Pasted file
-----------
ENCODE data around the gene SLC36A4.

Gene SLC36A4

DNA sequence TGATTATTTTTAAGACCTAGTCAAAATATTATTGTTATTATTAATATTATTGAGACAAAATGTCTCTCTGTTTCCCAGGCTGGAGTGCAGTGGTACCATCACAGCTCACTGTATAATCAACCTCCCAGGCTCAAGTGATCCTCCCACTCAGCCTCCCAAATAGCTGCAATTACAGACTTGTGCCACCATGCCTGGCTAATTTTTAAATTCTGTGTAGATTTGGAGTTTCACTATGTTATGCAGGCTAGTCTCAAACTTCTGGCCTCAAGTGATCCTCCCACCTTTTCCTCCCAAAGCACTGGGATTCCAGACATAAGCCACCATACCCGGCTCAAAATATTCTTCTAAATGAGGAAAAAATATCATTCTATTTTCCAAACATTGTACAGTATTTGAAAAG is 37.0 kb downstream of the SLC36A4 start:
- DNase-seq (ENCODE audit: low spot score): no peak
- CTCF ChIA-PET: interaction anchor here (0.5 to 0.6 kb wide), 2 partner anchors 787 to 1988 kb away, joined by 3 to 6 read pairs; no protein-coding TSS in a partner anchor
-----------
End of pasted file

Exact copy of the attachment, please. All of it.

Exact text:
ENCODE data around the gene SLC36A4.

Gene SLC36A4

DNA sequence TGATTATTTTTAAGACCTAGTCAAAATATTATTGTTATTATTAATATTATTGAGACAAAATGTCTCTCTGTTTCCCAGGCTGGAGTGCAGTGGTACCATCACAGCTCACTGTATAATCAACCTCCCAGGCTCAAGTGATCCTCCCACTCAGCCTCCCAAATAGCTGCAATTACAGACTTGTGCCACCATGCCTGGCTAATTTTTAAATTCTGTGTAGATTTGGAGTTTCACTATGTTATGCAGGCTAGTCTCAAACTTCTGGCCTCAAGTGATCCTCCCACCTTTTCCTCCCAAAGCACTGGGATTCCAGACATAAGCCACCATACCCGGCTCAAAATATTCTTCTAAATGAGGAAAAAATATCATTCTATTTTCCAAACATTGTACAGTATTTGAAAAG is 37.0 kb downstream of the SLC36A4 start:
- DNase-seq (ENCODE audit: low spot score): no peak
- CTCF ChIA-PET: interaction anchor here (0.5 to 0.6 kb wide), 2 partner anchors 787 to 1988 kb away, joined by 3 to 6 read pairs; no protein-coding TSS in a partner anchor